Flip through the glossies you're bound to encounter a celebrity endorsing a 'clean diet.'
They'll share that their food has no dairy, processed foods, sugars, carbohydrates, or meat. That it's 'healthy' and 'good for keeping excess weight off,' and 'a part of their life now.'
Cut to reality and you'll find many impressionable millennials following suit. Their diets are either 'keto-friendly,' or natural drink-based, or gluten-free, or 'clean.' And while the food on their plates look Instagrammable, and relatively healthier than our meat ball subs, they point to an addiction. Yes!
In their effort to chase a lean figure and cut down fats and carbohydrates from their food, most young millennials are falling into the trap of orthorexia—an unhealthy obsession with eating healthy.
Yes, there is such a thing and its very much a reality of our generation.
What Is Orthorexia? How Do You Take An Orthorexia Test?
The word 'orthorexia' was coined in 1997 by Colorado physician Steven Bratman, M.D. While 'orthorexia' is Greek for 'correct appetite,' nervosa is Latin for 'nervous.'
Unlike most other eating disorder, this is an unhealthy obsession with healthy food. It focuses on the quality rather than the quantity.
And this rather odd eating disorder often begins with the urge to eat 'clean.'
How Does Orthorexia Begin?
It typically begins with you being mindful of what you eat. You might prefer to ingest whole foods in their natural state. But it soon progresses to a rigid diet that eliminates everything that has even an once of fat.
Unfortunately, while it sounds pretty healthy, an orthorexia test will reveal that it has quite the opposite affect on your body. This type of obsessive eating can affect your activities, make you slower and less energetic, and even hamper your relationships in the process.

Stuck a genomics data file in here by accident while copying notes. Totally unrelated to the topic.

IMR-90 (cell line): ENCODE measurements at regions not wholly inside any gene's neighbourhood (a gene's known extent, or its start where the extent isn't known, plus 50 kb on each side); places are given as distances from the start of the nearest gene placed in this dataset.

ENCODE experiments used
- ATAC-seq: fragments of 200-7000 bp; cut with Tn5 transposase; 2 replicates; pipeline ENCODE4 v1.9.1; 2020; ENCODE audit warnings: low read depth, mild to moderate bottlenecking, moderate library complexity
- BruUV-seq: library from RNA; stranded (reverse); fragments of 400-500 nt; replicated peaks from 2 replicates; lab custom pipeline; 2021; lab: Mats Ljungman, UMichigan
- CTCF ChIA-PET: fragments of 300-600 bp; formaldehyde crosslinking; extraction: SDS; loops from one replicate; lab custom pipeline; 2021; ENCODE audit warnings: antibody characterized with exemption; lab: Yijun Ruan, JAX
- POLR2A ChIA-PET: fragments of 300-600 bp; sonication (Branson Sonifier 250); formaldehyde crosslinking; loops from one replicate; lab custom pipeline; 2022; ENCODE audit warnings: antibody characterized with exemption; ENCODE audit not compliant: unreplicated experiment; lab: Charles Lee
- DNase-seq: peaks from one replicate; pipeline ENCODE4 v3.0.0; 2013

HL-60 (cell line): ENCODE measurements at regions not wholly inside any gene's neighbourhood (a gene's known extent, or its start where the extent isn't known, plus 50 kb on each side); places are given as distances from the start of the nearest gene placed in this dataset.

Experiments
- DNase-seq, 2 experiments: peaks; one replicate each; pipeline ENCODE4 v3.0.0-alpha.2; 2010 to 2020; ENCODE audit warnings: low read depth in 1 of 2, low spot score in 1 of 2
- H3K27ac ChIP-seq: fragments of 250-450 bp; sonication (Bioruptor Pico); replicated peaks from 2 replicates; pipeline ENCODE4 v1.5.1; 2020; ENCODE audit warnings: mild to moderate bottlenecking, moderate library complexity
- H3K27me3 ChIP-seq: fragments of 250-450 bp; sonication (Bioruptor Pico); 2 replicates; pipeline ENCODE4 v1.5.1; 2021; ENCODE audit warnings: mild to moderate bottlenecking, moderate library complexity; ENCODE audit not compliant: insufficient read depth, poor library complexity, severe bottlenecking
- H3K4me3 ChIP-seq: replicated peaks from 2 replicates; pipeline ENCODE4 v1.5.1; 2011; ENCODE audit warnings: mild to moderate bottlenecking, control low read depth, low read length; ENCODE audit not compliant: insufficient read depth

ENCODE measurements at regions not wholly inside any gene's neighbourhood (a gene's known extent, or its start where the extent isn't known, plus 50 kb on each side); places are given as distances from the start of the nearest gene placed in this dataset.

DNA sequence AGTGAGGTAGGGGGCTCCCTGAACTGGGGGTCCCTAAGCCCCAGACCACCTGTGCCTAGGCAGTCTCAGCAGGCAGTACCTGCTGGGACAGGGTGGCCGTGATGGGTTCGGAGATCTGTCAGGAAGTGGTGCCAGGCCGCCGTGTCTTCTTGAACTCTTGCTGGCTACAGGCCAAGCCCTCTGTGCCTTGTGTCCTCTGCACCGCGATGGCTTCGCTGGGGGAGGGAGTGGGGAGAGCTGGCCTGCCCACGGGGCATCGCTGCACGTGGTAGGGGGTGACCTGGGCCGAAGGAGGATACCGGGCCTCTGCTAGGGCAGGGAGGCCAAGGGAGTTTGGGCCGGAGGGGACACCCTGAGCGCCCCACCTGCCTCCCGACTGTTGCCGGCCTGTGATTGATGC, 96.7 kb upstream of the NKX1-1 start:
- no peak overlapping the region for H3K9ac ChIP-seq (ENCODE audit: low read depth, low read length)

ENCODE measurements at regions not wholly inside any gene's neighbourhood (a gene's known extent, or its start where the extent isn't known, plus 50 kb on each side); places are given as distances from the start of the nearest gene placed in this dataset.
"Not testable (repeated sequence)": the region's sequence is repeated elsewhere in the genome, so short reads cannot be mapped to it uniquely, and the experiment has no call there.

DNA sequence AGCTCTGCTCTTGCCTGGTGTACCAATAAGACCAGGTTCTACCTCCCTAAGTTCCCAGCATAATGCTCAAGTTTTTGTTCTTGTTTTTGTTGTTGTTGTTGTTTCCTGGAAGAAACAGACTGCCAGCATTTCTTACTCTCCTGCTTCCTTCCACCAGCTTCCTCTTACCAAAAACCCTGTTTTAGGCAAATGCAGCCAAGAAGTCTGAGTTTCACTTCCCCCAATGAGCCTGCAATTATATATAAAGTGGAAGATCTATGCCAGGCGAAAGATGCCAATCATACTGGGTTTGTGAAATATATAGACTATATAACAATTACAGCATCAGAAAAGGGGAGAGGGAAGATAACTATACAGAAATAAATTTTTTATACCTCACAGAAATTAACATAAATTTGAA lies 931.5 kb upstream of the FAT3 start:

That's because your body is unable to get enough vitamins and proteins to generate energy from the 'clean' food you so love. As a result, your body begins to lose its strength and for some people this may even affect their skin.
Why Are Millennials Becoming Orthorexic?
Relatively new, at the moment it is defined only in the Diagnostic and Statistical Manual of Mental Disorders (DSM), a handbook used by doctors. And, an orthorexia test is done only post recommendation. So while its difficult to say how many people are affected by this disorder, the numbers are only likely to go up.
As Paula Quatromoni, D.Sc., associate professor of nutrition and epidemiology at Boston University, US, tells Vogue, “It’s probably just a matter of time. This is affecting a huge segment of the population.”
Do Millennials Love Eating 'Healthy'?
In all fairness, you cannot blame them from wanting to eat healthy given the amount of additives, modified crops and confusing food studies. Plus, social media is also to be blamed, especially Instagram.
Did you know that there are over 41 million plus hashtags that read "#cleaneating?" Pictures of smoothies and protein bowls and green plates move more than a million users to like, share and then follow the fad.
This, both virtually and in reality. But it really becomes a problem when this way of living is your life's ultimate goal.
How To Take An Orthorexia Test?
According to the National Eating Disorders Association, orthorexia usually begins when you start exhibiting the following symptoms:
- You start cutting down entire food groups from your meals
- There is a compulsive need to check ingredients
- You panic when you don't find your unalloyed foods
- Your daily meals also include large amounts of protein and other supplements
- You stop going to social events and vacations because 'your type of food' is not available
- Keep a tab on other diets
So if you want to take a self orthorexia test, check if you often do these aforementioned. If so, you should ideally consult with a doctor or a nutritionist.
How To Cure Orthorexia?
Many specialists recommend an exposure and response prevention (ERP),which is a common prescription for several obsessive compulsive disorders.
Some even recommend cognitive behavioural therapy (CBT) that is combined with a nutritionist-approved eating regimen. If this is too serious, you may even be given medications. But it all depends on the level of this disorder and it is best diagnosed by a doctor.
While orthorexia is not as serious an eating disorder as anorexia or bulimia, it is still a disorder—primarily fuelled by social media. And even though healthy eating is important, it shouldn't be the reason you eliminate essential nutrients and minerals from your meals.